The Children’s Hour: Kore-eda Crafts a Melodramatic Puzzle
Returning to his native Japan after venturing out to France and South Korea with his last two features, Hirokazu Kore-eda rearranges his favored tropes with Monster, a multi-perspective melodrama with ominous undertones. For those familiar with Kore-eda’s filmography, there are a myriad of comparisons to his previous films in the connective tissues, but his latest also includes some surprising elements. Rife with his astute abilities to convey the subtle human foibles of domestic dilemmas, most often between parents and their children, Kore-eda, who has written all his previous narrative features, benefits from utilizing screenwriter Yuji Sakamoto, lending a refreshing sheen to his sterling sensibilities. Unfolding like a thriller, the third act coalesces into one of Kore-eda’s most poignant achievements.
Shortly after a nearby building is set ablaze, single mother Saori (Sakura Ando) notices her 5th grade son Minato (Soya Kurokawa) exhibiting strange behavior. He mysteriously comes home with only one shoe, cuts his own hair, and then brandishes a bloodied, bandaged ear. After being pressed by his mother, Minato claims his teacher, Mr. Hori (Eita Nagayama) hit him after insulting him by saying he had the brain of a pig. When Saori approaches the school principal (Yuko Tanaka), she’s shocked by how ambivalent she is, though her flat affect might be due to her husband having recently killed their granddaughter in an automobile accident. But Mr. Hori and the other school officials exhibit behavior unexplainable to Saori, forcing her to hire a lawyer. The perspective shifts to that of Mr. Hori from the day of the burning building, and we learn Minato isn’t telling the truth. We’re not sure why, but the teacher’s point of view instead explains why the school administrators are behaving as they are. Finally, the narrative extends itself to Minato, boiling down to his secret friendship with the school pariah, Eri (Hinata Hiiragi).
After having won the Palme d’Or for Shoplifters at the 2018 Cannes Film Festival, Kore-eda has continued to take significant risks with his storytelling. DP Ryoto Kondo represents the only member of Kore-eda’s usual crew on Monster, while the film features the final score from composer Ryuichi Sakamoto, delivering his take on the bittersweet piano tinkling Kore-eda tends to favor.
Initially, the film’s set-up feels like a mash-up of themes from 1998’s After Life, the separated siblings of 2011’s I Wish and the weather related metaphorical catharsis of 2016’s After the Storm. And these familiar elements are definitely vibrantly sewn into the storytelling, which begins uncustomarily with a mysterious building fire. The film’s first hour initially feels agonizing, beginning with Saori’s attempts to reckon with the school administration regarding Minato’s claims of Mr. Hori hitting him. There’s a subterranean element of dark comedy here, including a sorrowful principal speaking like a malfunctioning automaton. More upsetting is Mr. Hori’s behavior, nightmarish and unnerving while out of context. Some of these blank spots are filled in by details scattered throughout, such as a rumor of Mr. Hori having attended the hostess bar where the blaze started, an accusation forcing his outburst regarding Minato as a school bully.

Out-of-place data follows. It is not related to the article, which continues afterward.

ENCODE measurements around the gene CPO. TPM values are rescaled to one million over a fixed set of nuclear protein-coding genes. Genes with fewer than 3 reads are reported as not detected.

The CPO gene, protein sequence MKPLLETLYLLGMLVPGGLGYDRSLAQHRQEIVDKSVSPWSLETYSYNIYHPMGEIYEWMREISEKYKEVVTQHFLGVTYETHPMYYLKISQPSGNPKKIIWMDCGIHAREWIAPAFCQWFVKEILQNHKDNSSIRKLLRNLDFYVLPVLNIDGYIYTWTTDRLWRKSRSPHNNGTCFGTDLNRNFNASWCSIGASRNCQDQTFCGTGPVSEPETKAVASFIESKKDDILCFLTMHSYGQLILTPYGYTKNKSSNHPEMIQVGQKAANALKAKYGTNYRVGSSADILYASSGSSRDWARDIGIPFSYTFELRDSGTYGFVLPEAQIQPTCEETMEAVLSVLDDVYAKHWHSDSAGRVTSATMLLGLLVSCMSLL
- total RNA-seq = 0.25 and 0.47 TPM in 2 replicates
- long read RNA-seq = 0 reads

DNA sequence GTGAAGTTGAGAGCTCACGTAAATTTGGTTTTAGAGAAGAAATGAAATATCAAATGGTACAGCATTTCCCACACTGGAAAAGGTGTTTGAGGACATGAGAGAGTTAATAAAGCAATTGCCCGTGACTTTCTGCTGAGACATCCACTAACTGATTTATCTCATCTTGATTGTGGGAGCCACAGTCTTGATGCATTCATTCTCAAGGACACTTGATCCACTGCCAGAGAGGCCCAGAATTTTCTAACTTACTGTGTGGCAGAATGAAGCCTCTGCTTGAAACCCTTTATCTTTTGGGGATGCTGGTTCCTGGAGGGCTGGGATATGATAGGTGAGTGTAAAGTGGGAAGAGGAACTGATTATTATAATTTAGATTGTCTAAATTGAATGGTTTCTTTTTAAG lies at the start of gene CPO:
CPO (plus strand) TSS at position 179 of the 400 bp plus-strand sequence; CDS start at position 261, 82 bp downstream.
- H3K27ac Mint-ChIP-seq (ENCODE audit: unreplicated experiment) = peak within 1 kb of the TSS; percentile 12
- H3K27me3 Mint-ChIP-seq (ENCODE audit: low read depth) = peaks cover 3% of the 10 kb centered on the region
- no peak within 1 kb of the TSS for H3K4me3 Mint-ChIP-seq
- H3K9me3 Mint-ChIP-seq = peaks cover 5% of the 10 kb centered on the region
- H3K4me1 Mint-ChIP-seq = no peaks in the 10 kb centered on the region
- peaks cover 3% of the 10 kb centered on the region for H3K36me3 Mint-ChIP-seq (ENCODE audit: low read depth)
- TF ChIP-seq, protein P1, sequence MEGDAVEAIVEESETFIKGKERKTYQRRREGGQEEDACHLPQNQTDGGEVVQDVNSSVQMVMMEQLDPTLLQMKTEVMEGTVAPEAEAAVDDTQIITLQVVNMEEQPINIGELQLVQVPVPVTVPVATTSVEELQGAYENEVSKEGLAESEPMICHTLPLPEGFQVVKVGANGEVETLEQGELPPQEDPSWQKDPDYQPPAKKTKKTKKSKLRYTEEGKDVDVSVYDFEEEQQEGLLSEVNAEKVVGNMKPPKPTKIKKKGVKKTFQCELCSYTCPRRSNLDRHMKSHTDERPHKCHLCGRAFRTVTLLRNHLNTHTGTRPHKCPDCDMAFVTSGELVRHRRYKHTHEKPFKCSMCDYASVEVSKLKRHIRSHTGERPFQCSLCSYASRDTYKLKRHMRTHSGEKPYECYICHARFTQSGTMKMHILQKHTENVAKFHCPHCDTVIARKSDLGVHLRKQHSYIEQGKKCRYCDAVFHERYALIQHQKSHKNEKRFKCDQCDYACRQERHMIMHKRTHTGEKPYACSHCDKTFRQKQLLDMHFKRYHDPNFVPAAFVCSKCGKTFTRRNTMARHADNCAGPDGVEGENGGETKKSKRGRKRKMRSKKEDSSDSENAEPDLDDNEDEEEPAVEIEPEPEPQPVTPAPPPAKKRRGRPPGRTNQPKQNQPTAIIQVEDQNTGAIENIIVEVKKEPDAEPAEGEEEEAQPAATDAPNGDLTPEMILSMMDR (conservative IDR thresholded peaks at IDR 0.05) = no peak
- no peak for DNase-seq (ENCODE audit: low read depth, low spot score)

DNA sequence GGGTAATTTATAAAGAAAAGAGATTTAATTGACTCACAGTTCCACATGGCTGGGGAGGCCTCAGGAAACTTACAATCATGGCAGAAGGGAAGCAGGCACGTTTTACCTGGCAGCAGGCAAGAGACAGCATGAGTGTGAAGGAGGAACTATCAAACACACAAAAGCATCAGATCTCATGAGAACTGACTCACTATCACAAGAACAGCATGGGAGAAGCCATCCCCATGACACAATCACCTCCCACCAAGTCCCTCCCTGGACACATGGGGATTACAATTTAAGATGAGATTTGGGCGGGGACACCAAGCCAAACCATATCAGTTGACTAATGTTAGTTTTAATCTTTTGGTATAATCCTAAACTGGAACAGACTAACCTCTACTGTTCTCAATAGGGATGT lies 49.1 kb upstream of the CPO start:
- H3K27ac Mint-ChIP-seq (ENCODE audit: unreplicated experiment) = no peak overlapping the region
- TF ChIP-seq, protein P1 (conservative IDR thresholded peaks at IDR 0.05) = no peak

We’re still left with a handful of clashing suppositions regarding Mr. Hori and what exactly happened with Minato, but the third act consolidates all of these without feeling repetitive. Instead, all of the patterned themes come together to form a psychological portrait of the children and the adults. What this all boils down to seems to be about authentic communication and what stymies it. The issue of single parenthood, complicated by either death or infidelity, factors into the recipe. What initially seems like cruel lies or confounding actions perpetrated by either the children or the school staff instead fashions a pattern of protection, whether it be for one’s job, one’s co-workers, or one’s reputation amongst peers.
Monster bears a striking resemblance to Lukas Dhont’s Close (2022) regarding the disastrous ripple effects regarding enforced gender based behavior, specifically in these two films amongst young boys. Kore-eda is making more of a definitive statement, but only through utilizing the sincerity of how children process their feelings while also attempting to adhere to rigid social norms. Newcomers Soya Kurokawa and Hinata Hiiragi are exceptional standouts, while Sakura Ando and Yuko Tanaka (who walks away with the film’s finest exchange) are both impressive. Like Kore-eda’s finest distillation specific to a child’s perspective, 2004’s Nobody Knows, the third act of Monster matches the same level of pathos.
Reviewed on May 17th at the 2023 Cannes Film Festival – Competition. 125 Mins.